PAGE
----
Sir 35:12-14,16-18 • 2 Tm 4:6-8,16-18 • Lk 18:9-14
William Barclay, in his commentary in Luke, part of the Daily Bible Study Series, tells of a rail trip he took to England. Along the way he saw a whitewashed cottage that was absolutely radiant in its whiteness. Its glowing whiteness made a huge impression. On his way home to Scotland, Barclay noted that it had snowed. When the train again passed the white cottage, Barclay was startled to see that, compared to the snow, the white cottage was not at all radiant; rather, it was drab and gray compared to the snow.
What is the snow that might outshine us? This question was one of Jesus’ concerns in telling today’s parable.
One of Luke’s favorite techniques in teaching the Gospel message is called the reversal motif. Luke begins by accurately describing everyone’s common beliefs and common social and cultural expectations. This is exactly what the first part of the parable does. It accurately describes the Pharisee and the tax collector.
The method of praying was to pray aloud. In the Middle Eastern philosophical understanding of language, for a prayer to exist it had to be said, not thought.
In the minds of Jesus’ listeners, the Pharisee was truly a good and holy person. He was the model of what we would call a living saint. It was proper in prayer to tell God who you are, so the Pharisee described himself to God, and the Pharisee was what he claimed. He was a good man who was better than most, who kept the law faithfully, fulfilling every precept and even went beyond what the Law required.
The tax collector, as well, was what he said he was. He was not a hero in this story. He was a sinner and a big sinner, the most reviled of men. He was a traitor to his people. He worked for a foreign, occupying government that collected taxes for the occupiers, and he earned his pay by over-taxation. He would have been thought of as ritually unclean; therefore, he would have had no right to enter the Temple.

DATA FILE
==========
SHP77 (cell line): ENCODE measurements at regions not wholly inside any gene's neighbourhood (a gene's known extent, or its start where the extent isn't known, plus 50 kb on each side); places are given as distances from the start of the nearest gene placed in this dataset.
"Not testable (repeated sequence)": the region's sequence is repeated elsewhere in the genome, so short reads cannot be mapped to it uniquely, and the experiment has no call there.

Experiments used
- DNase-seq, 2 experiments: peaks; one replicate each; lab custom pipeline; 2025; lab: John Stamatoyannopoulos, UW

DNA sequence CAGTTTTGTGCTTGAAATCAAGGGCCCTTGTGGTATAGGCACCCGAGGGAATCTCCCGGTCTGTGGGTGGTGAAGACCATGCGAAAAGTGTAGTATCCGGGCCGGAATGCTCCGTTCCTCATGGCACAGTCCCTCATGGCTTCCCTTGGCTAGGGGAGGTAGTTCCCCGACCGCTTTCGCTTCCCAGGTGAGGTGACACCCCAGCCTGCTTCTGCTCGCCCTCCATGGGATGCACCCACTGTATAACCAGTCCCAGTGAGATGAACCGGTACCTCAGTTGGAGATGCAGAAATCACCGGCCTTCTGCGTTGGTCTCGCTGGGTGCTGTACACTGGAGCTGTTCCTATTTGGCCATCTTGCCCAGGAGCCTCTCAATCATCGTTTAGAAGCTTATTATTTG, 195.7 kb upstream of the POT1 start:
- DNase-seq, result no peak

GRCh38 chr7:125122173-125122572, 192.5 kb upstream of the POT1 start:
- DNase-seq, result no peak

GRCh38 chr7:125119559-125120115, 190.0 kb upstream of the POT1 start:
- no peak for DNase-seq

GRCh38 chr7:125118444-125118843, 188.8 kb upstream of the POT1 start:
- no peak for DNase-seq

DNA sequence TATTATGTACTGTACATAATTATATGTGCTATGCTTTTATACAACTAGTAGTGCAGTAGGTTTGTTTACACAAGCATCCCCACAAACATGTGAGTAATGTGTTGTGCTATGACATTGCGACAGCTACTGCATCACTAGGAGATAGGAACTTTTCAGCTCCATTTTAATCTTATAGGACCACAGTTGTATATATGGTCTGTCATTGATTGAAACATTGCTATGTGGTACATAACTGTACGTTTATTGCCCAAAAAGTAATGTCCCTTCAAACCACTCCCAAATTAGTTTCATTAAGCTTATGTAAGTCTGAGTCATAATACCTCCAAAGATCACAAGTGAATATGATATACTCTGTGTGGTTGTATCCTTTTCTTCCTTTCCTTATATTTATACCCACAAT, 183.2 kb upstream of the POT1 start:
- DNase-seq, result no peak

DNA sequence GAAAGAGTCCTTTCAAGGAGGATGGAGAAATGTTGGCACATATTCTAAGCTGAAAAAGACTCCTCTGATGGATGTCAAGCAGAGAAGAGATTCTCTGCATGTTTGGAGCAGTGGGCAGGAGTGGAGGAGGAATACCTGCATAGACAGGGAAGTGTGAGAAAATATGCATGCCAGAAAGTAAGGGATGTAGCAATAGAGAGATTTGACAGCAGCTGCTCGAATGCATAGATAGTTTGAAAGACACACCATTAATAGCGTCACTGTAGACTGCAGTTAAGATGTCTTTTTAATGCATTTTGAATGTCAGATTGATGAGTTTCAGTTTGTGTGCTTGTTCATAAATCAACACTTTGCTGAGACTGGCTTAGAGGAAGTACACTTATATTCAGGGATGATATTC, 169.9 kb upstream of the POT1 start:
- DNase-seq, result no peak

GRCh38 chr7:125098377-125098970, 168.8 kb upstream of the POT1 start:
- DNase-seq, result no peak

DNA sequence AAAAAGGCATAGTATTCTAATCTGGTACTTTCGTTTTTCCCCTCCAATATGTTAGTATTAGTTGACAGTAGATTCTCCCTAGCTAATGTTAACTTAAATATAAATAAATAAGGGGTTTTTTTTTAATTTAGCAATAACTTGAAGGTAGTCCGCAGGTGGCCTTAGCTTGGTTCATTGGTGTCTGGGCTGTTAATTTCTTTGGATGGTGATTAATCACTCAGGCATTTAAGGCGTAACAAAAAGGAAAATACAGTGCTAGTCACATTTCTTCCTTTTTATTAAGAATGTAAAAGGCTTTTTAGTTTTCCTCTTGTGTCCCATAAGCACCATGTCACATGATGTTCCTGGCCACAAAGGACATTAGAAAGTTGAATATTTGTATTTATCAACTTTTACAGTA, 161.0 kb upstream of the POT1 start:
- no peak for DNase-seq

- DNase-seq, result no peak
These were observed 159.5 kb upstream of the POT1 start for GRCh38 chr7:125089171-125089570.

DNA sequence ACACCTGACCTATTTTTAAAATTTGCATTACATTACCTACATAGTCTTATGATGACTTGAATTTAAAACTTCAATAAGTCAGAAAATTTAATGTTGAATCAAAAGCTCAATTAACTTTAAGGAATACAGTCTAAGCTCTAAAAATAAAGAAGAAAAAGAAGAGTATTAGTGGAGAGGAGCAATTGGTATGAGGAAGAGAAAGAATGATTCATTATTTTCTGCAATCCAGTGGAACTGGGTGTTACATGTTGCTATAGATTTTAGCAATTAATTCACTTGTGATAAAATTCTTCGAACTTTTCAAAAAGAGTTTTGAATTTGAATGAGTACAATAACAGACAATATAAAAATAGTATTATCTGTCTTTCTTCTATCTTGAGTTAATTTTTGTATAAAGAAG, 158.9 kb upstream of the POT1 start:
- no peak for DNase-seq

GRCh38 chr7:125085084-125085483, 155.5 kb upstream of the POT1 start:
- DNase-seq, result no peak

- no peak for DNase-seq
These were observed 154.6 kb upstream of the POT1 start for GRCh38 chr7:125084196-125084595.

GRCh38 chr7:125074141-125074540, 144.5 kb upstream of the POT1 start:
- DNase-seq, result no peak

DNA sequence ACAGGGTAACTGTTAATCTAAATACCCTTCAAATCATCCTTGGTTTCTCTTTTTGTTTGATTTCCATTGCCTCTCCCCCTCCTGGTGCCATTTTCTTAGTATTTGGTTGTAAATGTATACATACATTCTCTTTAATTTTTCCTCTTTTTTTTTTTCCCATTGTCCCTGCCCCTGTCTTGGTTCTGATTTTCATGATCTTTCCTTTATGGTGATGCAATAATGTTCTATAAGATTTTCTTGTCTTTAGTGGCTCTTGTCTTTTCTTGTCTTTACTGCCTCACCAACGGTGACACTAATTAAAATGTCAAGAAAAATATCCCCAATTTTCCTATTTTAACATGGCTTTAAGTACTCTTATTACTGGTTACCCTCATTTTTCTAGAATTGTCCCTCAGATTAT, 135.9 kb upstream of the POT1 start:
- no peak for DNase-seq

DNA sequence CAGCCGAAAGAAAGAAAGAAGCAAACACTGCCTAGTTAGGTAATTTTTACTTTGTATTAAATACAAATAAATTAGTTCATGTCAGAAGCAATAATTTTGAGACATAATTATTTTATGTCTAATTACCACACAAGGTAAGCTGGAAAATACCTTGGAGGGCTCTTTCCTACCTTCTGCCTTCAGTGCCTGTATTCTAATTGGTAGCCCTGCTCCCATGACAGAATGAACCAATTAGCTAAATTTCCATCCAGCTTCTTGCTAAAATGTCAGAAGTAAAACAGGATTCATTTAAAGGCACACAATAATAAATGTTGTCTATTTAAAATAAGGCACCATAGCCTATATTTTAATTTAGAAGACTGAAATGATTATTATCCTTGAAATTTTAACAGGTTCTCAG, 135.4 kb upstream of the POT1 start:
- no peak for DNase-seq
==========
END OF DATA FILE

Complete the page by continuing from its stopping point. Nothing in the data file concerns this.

The reversal is seen in Jesus’ statement that the tax collector was the one who went home justified by God. It is amazing that Jesus was not attacked when He said this! This reversal would have infuriated his listeners.
We play the game of keeping up with the Joneses. We measure almost everything about ourselves by comparing ourselves to others. Sibling rivalry is based on comparisons. Younger siblings compare themselves to older siblings. Other siblings resent the (perceived or real) favored child. Siblings fight over parents’ wills, often thinking that someone in the family got more than he or she deserved. At the office water cooler, employees complain that someone who does not work as hard as they got a promotion when it was not deserved: “That promotion should have been mine!” We even judge our potential of getting into heaven based on our comparisons to others. We think, “I’m not as bad as most people,” or we joke saying, “If Jane didn’t get into heaven, then we’re all in trouble.”
What does the parable highlight? The Pharisee was actually better than he said he was, and the tax collector was probably worse than he said he was. What is going on? The problem Jesus exposes is that the Pharisee was comparing himself to other people while the tax collector was comparing himself to God. Jesus’ expectation of the Pharisee, and thus of us, is that we judge our goodness and holiness by looking at God, not by looking at those around us. God is the standard!
It might be interesting to note the Sacrament of Reconciliation. We so often say we do not really need to go to confession, telling ourselves, “I’m not that bad. I haven’t committed any serious sin.” Compared to others, we might be right; we might actually be as good and holy as the Pharisee or even better. The word reconciliation has its roots in the Latin word “cilia.” It is part of the word for eyelash. Reconciliation could be translated to mean “eyelash to eyelash,” or spiritually put, confession is to be eyelash to eyelash with God! We might be truly holy compared to other people, but how holy are we when compared to God? This is part of the reason for the sacrament, to help us set the bar for our personal holiness.
What does our gleaming white cottage really look like?